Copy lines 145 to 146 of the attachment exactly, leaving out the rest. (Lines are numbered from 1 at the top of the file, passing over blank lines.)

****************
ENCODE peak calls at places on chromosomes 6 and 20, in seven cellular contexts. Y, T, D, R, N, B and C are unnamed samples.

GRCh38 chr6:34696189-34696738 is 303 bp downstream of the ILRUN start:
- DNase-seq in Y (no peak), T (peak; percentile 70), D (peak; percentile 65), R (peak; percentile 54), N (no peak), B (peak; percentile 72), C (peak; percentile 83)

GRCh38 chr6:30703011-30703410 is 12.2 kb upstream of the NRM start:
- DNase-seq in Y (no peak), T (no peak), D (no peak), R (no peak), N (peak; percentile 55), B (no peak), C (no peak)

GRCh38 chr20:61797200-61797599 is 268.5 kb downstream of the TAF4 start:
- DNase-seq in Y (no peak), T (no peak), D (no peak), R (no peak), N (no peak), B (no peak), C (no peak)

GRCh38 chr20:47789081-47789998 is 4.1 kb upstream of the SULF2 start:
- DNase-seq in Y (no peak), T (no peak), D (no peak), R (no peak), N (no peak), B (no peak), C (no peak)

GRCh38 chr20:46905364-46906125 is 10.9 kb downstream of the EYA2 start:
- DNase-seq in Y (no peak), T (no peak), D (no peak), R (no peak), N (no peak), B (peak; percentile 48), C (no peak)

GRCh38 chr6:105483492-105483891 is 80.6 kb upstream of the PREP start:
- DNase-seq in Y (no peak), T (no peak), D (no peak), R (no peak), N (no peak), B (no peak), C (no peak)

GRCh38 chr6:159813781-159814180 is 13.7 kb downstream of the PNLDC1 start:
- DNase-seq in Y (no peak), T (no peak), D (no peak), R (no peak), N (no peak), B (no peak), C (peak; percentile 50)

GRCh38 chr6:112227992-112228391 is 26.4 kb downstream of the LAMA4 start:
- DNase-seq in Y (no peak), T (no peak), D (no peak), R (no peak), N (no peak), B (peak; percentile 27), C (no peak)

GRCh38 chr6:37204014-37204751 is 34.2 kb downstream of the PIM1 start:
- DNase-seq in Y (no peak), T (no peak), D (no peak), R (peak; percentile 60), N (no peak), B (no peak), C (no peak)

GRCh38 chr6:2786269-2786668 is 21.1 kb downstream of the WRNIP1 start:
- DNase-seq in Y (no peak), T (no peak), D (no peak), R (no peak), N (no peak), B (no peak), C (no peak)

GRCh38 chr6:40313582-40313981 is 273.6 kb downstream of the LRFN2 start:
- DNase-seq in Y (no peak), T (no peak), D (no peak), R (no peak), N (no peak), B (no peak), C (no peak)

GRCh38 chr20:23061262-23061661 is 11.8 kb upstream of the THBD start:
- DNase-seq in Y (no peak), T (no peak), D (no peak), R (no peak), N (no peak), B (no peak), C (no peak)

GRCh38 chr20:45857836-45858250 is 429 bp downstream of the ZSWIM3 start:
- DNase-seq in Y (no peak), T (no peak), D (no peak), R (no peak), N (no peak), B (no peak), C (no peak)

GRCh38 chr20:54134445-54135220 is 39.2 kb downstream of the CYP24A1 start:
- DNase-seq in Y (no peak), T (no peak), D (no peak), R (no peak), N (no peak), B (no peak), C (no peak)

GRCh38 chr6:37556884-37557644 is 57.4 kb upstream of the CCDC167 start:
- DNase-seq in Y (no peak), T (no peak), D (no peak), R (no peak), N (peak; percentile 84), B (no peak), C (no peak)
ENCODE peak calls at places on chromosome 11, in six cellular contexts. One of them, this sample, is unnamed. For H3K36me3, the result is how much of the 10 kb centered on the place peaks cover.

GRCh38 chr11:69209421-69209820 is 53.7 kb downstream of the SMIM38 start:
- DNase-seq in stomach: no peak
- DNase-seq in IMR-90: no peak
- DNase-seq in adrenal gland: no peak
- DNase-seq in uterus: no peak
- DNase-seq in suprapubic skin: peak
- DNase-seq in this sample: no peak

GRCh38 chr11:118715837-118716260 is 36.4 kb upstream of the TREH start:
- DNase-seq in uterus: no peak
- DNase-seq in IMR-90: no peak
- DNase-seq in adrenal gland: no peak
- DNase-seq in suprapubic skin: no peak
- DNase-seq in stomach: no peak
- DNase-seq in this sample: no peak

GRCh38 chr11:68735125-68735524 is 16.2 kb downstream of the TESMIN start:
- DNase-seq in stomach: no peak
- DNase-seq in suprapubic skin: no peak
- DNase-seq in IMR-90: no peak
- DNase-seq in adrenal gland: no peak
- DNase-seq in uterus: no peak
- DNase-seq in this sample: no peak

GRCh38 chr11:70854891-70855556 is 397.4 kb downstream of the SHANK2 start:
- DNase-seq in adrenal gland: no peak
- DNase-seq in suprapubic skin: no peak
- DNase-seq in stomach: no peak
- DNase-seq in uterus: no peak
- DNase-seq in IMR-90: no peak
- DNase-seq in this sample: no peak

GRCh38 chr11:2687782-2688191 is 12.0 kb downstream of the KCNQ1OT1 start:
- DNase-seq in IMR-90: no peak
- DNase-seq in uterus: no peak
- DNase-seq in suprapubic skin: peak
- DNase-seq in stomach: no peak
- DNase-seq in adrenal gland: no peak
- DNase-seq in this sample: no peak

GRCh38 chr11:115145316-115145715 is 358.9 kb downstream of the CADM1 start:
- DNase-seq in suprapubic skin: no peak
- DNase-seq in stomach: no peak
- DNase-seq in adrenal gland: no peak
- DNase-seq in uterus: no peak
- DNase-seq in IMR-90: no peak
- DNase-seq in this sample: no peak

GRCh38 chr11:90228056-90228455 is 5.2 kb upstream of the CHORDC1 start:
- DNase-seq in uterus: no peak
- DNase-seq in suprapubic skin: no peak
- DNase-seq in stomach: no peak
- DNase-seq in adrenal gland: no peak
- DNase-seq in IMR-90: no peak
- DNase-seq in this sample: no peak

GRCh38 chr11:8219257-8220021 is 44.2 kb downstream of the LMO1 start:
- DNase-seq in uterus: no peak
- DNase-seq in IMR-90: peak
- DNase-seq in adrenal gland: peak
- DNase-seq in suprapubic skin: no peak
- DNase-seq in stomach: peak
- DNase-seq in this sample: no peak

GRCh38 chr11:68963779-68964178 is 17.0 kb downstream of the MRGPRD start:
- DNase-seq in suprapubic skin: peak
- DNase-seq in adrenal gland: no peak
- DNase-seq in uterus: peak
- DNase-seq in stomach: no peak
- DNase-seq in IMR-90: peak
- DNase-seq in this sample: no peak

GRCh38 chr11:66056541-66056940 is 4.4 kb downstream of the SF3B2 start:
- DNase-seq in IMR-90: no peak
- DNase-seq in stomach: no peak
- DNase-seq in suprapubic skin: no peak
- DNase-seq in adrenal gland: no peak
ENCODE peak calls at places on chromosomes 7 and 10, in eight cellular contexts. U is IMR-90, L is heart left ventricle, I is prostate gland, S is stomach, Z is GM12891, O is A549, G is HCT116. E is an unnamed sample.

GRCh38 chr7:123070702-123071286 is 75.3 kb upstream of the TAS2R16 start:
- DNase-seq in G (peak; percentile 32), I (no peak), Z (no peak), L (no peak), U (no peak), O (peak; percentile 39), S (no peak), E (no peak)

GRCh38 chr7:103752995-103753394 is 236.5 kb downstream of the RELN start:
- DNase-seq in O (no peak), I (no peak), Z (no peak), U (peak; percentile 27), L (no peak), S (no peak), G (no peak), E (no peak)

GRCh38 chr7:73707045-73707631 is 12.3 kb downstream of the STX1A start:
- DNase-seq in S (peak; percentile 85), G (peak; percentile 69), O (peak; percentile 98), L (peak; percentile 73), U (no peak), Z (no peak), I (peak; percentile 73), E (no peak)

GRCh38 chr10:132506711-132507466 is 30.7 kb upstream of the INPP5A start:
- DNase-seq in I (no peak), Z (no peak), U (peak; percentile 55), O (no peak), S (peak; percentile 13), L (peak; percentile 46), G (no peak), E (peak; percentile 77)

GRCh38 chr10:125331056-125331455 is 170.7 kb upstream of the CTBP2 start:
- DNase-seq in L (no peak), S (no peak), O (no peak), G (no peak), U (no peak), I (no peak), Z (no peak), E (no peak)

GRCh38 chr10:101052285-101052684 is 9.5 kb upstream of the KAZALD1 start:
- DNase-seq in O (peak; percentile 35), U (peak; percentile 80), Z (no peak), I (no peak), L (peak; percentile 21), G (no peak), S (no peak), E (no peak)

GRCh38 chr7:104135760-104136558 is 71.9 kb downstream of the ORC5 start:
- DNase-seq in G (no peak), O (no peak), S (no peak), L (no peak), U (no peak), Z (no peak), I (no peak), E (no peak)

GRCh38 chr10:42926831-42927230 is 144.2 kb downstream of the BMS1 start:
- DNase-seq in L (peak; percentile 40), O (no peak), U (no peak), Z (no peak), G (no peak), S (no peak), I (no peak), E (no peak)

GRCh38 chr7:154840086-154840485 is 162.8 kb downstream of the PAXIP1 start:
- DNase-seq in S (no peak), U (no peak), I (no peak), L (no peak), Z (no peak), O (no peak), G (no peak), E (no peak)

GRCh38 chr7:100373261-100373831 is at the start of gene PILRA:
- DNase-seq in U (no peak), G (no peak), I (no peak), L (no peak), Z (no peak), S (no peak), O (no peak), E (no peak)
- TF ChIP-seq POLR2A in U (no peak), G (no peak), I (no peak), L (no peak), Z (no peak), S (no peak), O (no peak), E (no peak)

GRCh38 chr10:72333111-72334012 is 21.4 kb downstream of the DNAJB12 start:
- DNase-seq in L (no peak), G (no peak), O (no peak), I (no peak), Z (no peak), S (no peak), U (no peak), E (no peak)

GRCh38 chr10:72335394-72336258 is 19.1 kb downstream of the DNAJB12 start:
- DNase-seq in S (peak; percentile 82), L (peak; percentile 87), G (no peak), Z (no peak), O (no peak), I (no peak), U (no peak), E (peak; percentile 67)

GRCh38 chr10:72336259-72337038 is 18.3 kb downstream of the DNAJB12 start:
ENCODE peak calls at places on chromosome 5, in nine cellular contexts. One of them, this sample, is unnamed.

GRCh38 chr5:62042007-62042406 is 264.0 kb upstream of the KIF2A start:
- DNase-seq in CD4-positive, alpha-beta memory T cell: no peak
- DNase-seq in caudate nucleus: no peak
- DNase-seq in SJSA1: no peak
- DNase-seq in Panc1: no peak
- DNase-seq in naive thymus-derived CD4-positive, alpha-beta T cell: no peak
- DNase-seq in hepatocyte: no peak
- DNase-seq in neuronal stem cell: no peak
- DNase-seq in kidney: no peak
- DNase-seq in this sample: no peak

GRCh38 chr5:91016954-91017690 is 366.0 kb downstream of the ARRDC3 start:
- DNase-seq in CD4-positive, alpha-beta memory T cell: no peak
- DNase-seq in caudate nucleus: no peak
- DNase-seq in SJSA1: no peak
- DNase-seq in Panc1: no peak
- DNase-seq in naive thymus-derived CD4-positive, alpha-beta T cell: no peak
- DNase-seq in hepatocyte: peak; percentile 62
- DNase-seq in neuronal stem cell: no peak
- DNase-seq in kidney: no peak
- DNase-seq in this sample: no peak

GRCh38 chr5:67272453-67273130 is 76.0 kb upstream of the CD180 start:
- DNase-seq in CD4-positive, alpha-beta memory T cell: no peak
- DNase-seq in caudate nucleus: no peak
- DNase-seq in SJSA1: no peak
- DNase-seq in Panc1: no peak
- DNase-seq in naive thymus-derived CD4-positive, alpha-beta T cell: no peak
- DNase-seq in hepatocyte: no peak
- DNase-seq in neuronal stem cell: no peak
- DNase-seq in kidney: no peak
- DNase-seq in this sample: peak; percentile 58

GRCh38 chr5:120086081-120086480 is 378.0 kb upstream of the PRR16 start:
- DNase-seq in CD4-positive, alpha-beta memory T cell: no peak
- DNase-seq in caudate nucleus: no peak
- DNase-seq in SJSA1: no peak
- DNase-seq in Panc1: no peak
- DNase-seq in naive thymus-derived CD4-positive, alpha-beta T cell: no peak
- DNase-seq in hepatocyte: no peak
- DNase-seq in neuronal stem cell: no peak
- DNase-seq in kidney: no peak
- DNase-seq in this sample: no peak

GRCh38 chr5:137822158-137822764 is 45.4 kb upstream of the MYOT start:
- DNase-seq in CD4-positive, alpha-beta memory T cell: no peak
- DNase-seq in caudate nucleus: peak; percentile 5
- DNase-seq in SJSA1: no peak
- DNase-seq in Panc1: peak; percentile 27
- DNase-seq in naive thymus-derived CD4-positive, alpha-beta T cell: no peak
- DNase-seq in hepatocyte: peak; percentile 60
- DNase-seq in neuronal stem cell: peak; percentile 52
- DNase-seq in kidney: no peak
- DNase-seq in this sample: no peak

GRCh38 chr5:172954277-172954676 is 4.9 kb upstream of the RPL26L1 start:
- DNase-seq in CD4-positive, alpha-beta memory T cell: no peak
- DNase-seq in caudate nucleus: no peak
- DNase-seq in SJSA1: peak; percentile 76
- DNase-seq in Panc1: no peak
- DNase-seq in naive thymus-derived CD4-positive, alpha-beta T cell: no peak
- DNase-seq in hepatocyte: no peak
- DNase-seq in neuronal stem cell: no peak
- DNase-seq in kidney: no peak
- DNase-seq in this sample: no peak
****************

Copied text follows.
- DNase-seq in hepatocyte: peak; percentile 62
- DNase-seq in neuronal stem cell: no peak